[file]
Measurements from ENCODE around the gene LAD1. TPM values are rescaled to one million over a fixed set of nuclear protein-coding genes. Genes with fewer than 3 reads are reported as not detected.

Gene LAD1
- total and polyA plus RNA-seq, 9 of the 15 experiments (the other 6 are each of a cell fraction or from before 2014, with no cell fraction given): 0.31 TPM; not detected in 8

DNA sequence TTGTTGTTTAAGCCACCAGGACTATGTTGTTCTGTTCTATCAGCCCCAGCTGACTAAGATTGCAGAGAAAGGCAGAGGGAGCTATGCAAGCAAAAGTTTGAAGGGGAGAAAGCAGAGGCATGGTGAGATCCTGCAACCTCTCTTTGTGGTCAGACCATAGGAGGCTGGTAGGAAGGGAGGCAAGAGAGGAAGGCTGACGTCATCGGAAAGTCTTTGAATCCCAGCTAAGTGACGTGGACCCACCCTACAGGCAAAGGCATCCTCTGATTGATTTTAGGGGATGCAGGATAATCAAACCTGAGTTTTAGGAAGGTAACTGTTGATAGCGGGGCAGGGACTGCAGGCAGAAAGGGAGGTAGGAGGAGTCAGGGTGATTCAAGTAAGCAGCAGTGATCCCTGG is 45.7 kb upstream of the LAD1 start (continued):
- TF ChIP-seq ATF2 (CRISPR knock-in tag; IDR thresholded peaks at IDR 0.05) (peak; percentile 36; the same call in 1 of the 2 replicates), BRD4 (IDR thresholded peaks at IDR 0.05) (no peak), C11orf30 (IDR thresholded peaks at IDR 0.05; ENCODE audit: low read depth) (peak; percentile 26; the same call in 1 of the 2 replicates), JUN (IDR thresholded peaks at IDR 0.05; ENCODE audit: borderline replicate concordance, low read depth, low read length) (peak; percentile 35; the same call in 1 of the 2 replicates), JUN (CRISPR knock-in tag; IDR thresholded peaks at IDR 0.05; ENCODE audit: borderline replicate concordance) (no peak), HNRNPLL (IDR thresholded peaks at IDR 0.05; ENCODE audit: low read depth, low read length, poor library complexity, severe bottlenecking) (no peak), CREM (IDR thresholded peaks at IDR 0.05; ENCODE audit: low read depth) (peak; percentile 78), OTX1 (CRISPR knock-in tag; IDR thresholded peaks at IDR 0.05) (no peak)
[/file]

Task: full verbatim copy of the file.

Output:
Measurements from ENCODE around the gene LAD1. TPM values are rescaled to one million over a fixed set of nuclear protein-coding genes. Genes with fewer than 3 reads are reported as not detected.

Gene LAD1
- total and polyA plus RNA-seq, 9 of the 15 experiments (the other 6 are each of a cell fraction or from before 2014, with no cell fraction given): 0.31 TPM; not detected in 8

DNA sequence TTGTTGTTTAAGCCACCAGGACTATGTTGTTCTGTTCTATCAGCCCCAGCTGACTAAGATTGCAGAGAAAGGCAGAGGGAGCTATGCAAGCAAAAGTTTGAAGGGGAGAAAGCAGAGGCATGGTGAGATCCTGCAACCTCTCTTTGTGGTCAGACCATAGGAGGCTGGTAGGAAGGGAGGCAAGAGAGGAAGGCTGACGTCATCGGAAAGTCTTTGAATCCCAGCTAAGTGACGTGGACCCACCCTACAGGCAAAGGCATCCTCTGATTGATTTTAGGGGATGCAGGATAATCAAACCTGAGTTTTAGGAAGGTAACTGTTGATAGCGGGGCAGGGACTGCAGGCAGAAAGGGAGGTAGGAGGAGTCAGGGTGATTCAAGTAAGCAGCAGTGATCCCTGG is 45.7 kb upstream of the LAD1 start (continued):
- TF ChIP-seq ATF2 (CRISPR knock-in tag; IDR thresholded peaks at IDR 0.05) (peak; percentile 36; the same call in 1 of the 2 replicates), BRD4 (IDR thresholded peaks at IDR 0.05) (no peak), C11orf30 (IDR thresholded peaks at IDR 0.05; ENCODE audit: low read depth) (peak; percentile 26; the same call in 1 of the 2 replicates), JUN (IDR thresholded peaks at IDR 0.05; ENCODE audit: borderline replicate concordance, low read depth, low read length) (peak; percentile 35; the same call in 1 of the 2 replicates), JUN (CRISPR knock-in tag; IDR thresholded peaks at IDR 0.05; ENCODE audit: borderline replicate concordance) (no peak), HNRNPLL (IDR thresholded peaks at IDR 0.05; ENCODE audit: low read depth, low read length, poor library complexity, severe bottlenecking) (no peak), CREM (IDR thresholded peaks at IDR 0.05; ENCODE audit: low read depth) (peak; percentile 78), OTX1 (CRISPR knock-in tag; IDR thresholded peaks at IDR 0.05) (no peak)